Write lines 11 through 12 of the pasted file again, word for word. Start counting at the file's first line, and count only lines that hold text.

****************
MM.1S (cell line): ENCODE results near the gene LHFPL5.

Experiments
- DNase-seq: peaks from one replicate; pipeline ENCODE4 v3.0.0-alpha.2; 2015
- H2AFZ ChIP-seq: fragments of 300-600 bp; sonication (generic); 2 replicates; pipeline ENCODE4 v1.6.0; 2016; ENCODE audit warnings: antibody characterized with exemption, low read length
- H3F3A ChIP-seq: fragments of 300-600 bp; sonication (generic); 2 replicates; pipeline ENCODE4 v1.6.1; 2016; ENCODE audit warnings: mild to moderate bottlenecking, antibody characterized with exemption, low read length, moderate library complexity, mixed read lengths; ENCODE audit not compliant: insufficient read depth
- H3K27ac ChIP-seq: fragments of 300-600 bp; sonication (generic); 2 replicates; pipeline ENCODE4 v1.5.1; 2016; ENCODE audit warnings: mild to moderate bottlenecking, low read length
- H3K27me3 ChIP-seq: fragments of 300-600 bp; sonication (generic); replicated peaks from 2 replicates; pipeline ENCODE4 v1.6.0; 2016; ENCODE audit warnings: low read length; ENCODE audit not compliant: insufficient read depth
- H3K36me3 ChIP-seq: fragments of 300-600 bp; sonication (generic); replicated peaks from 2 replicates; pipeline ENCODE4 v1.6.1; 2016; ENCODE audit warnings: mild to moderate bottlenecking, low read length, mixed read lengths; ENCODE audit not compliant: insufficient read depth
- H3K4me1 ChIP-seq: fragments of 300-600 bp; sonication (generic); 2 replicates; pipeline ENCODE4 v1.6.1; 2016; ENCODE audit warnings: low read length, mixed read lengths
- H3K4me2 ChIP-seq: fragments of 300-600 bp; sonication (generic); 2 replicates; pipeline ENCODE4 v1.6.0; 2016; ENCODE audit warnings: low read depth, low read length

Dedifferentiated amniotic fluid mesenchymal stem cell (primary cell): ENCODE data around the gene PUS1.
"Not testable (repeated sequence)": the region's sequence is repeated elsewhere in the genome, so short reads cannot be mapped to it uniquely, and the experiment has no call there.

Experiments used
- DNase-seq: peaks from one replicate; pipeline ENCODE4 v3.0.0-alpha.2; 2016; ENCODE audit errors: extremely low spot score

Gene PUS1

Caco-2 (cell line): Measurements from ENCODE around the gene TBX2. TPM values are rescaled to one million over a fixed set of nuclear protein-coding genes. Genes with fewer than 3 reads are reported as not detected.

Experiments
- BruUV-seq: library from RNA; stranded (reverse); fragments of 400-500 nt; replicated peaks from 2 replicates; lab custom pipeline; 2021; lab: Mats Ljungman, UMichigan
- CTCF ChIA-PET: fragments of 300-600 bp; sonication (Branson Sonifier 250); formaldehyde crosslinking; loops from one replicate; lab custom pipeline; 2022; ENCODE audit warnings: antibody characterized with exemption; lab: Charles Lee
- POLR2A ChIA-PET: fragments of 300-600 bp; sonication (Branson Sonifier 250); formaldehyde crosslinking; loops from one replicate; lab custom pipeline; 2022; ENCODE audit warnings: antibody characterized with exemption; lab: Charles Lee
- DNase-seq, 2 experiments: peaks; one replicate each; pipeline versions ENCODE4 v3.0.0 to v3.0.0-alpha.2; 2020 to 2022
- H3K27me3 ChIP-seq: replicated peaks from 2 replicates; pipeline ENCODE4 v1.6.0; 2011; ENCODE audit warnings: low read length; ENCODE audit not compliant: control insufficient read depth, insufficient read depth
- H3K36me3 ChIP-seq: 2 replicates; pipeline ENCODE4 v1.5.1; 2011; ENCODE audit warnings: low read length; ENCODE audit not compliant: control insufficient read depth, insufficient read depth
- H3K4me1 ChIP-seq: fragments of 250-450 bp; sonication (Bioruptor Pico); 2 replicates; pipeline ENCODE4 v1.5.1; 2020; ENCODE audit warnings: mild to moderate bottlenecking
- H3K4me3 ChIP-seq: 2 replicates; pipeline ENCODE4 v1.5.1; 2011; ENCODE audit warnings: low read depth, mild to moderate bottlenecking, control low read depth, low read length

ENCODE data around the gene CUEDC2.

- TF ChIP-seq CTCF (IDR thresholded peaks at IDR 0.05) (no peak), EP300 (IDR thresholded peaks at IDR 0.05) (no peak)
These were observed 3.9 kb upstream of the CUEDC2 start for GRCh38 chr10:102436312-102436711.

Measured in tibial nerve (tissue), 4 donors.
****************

Dedifferentiated amniotic fluid mesenchymal stem cell (primary cell): ENCODE data around the gene PUS1.
"Not testable (repeated sequence)": the region's sequence is repeated elsewhere in the genome, so short reads cannot be mapped to it uniquely, and the experiment has no call there.